The pic above is from Times Square but my favorite spot is in Chelsea at the foot of the fabulous Flatiron Building. (Take a look at this pic from last year.) Given the choice between sitting before a pretty countryside or this, I’ll take the pavement and people-watching every time.

They’re going to need a miracle

mwThe Broadway revival of The Miracle Worker that’s set to open next week would be a good night out if the show hadn’t been staged so poorly.

The cast is good and occasionally achieves greatness. Abigail Breslin gives a controlled performance as Helen Keller that could have gone way off the rails. I felt a genuine thrill in the climatic scene where she discovers language. Initially, I thought that Alison Pill was too young to play Annie Sullivan but she was fine, as were Matthew Modine and Jennifer Morrison.

But the staging is a mess. It’s at Circle in the Square and the seating is in the round. This is a play that begs for a traditional theater. The blocking is so poor that I found myself starring at the actor’s backs about 60% of the time. I’ve seen plays at Circle in the Square before, including the 6-hour Norman Conquests, which was masterful, so I know it can be done.

The set changes are accomplished by raising and lowering furniture pieces from the ceiling. Part of the set design includes door frames (with closed doors) that block the view for many patrons. The actors were rooted on their marks, so if you happen to be staring at the sides of their heads during a scene, too bad for you.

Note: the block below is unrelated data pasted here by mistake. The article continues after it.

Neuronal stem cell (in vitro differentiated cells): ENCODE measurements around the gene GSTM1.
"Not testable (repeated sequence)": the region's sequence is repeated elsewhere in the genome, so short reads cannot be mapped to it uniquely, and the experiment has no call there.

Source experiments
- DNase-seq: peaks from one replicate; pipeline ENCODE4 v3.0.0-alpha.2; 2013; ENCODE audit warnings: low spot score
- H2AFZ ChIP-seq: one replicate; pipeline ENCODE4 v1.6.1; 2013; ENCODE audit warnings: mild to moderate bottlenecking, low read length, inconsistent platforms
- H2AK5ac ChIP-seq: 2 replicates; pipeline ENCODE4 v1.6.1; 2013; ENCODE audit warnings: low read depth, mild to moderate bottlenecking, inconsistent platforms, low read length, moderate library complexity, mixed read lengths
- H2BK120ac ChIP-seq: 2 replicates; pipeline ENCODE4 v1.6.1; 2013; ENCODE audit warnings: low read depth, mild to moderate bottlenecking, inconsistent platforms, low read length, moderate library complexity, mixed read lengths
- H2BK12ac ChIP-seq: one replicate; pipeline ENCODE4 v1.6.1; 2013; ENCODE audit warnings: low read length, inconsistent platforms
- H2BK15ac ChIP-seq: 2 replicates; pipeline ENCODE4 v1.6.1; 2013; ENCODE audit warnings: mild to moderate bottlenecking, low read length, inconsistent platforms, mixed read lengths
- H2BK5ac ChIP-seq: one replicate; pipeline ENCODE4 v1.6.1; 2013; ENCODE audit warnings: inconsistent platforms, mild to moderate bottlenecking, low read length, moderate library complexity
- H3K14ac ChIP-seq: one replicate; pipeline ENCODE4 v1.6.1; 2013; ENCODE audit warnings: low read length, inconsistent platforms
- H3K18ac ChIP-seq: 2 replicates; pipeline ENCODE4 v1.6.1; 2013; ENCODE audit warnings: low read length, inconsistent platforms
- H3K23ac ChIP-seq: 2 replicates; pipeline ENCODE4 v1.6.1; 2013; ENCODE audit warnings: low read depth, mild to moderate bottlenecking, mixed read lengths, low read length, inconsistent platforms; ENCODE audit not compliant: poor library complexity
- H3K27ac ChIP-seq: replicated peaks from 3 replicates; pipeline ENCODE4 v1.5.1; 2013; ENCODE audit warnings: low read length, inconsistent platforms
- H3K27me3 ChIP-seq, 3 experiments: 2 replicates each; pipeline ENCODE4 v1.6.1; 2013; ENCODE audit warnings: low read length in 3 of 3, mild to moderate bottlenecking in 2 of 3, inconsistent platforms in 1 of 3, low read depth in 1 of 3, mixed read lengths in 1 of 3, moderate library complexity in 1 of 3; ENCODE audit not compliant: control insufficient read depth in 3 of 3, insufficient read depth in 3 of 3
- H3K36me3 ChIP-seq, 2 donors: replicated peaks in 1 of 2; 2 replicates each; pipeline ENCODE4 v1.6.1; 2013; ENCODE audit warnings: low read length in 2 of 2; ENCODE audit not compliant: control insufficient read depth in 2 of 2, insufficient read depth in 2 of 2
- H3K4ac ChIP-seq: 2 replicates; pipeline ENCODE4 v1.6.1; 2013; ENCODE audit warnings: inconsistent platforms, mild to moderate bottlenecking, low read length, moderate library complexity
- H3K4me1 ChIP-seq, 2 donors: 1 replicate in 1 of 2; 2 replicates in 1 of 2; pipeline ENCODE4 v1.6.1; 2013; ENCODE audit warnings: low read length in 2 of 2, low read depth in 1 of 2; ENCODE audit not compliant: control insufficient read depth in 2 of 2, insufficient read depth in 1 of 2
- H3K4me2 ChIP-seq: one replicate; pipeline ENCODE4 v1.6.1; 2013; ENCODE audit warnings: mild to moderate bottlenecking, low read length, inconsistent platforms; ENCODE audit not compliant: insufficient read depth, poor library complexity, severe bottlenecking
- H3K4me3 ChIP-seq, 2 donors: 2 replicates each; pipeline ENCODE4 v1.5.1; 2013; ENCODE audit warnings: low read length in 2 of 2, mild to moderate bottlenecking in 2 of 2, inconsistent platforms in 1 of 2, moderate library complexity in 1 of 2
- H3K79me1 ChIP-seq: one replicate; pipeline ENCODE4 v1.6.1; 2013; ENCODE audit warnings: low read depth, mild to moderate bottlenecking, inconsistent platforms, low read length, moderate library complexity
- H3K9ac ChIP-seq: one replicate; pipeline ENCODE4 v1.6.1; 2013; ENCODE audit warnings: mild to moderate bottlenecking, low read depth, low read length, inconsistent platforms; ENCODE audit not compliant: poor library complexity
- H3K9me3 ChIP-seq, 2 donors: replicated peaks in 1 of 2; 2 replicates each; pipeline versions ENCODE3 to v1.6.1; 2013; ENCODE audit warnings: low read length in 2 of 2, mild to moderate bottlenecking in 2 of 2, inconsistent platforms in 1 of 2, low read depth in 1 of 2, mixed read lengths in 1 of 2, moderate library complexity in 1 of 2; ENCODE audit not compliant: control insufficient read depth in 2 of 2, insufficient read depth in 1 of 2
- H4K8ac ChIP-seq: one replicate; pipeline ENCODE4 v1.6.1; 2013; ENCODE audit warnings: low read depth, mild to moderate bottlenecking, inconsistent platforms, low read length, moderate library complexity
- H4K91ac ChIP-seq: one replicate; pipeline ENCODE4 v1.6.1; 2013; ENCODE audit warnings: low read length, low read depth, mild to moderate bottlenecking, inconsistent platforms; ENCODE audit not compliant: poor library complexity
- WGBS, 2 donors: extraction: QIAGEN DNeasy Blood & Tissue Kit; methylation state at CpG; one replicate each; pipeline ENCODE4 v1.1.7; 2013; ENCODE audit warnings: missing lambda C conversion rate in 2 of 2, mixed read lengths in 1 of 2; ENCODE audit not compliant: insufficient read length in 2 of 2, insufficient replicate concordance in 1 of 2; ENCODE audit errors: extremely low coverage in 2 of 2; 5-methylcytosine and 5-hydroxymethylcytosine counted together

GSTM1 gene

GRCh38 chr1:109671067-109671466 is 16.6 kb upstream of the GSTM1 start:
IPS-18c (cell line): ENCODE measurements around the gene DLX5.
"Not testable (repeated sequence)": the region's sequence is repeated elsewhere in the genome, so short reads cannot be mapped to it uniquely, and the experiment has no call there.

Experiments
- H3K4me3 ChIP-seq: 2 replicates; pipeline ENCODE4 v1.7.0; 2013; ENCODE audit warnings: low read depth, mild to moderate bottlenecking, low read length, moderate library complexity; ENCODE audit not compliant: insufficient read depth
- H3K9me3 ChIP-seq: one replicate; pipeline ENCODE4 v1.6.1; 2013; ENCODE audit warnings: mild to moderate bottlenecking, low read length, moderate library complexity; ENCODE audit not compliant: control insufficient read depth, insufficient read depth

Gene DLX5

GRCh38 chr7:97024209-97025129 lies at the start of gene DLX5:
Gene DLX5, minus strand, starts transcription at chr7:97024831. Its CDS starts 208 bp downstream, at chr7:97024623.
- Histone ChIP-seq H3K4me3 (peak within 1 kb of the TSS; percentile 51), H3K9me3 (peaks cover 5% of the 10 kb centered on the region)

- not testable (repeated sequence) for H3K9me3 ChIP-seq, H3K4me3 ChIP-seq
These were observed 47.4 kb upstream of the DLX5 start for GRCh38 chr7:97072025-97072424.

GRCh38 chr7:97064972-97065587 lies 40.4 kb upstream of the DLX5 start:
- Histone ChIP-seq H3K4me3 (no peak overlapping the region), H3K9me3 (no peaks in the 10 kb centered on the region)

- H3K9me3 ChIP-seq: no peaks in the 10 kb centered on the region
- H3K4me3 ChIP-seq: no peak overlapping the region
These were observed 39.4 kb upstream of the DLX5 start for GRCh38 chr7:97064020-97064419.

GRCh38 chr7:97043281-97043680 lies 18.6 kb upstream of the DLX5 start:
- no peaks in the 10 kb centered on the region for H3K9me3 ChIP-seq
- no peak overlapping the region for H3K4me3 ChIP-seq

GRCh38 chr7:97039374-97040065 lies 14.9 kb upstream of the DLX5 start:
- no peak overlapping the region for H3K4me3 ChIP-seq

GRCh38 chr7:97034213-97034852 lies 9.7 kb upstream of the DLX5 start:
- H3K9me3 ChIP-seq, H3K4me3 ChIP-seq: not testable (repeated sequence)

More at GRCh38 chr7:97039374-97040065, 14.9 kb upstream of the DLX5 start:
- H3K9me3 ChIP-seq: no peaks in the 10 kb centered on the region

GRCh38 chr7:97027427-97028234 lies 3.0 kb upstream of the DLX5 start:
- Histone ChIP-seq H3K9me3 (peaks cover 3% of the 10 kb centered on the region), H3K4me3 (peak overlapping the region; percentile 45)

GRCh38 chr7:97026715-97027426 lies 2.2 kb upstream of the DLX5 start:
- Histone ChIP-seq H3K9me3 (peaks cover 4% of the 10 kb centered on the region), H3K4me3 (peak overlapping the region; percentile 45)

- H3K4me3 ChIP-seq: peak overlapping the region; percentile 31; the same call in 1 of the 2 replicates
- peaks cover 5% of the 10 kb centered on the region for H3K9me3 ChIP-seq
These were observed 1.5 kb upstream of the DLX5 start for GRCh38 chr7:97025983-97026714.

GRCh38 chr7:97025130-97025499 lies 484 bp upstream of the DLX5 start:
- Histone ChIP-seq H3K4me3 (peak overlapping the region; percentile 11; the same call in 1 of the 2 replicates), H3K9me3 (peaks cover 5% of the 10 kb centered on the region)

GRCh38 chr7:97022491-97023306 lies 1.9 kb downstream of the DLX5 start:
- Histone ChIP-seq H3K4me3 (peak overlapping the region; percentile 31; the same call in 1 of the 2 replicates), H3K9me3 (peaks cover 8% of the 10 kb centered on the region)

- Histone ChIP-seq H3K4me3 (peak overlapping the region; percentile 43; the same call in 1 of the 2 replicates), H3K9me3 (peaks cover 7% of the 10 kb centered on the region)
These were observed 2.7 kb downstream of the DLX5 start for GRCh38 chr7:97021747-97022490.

It pains me to see actors work so hard only to have their efforts undermined by the production itself.

Ah, well. That’s show biz. NEXT!

Hey Greeks! How do you do it?!

It has come to pass that certain industries in New York City are owned by certain ethnic groups. For instance, if you get a manicure, someone from Korea is going to do it. If you buy a diamond, it’s likely you’re going to buy it from someone who is Jewish. Most of the taxis drivers are from the Middle East. Investment bankers are almost always thieving parasites. (Ha. Little joke on that last one.)

If you eat in a diner, 9 times out of 10 it’s going to be owned by a Greek family. I love Greek diners. Who doesn’t? They are home away from home on a plate. This beauty is located at 8th Avenue and 50th St.


What I find astonishing is the vast number of items on the menu. It boggles the mind! Here’s the left side of the menu…


…and here’s the right.


This doesn’t even include the daily special inserts. There must be 200 meals here! These are small New York restaurants with small kitchens. WHERE DO THEY KEEP ALL THIS FOOD!? Try to imagine stocking your pantry with enough items to prepare any one of these meals on a moment’s notice. One table can order veal parmesan, a full pancake breakfast, a Greek salad, fillet of sole and a bowl of matzo ball soup and it will all arrive at the same time piping hot. It’s an impossible task but they succeed. Go Greeks!

Familiarity breeds comfort and each restaurant has the same accoutrements*, giving it that I’ve eaten here before feeling. No NYC Greek diner is complete without the obligatory autographed 8 x 10 glossy of a celebrity (pizza parlors do this, too)…


…and the refreshing cocktail suggestion placemat.


There’s always a seat at the counter, a bottomless cup of coffee (unlike Starbucks) and they keep the daily newspapers on hand for you to read while you eat. I love ‘em.

* For Mr. Mapstew.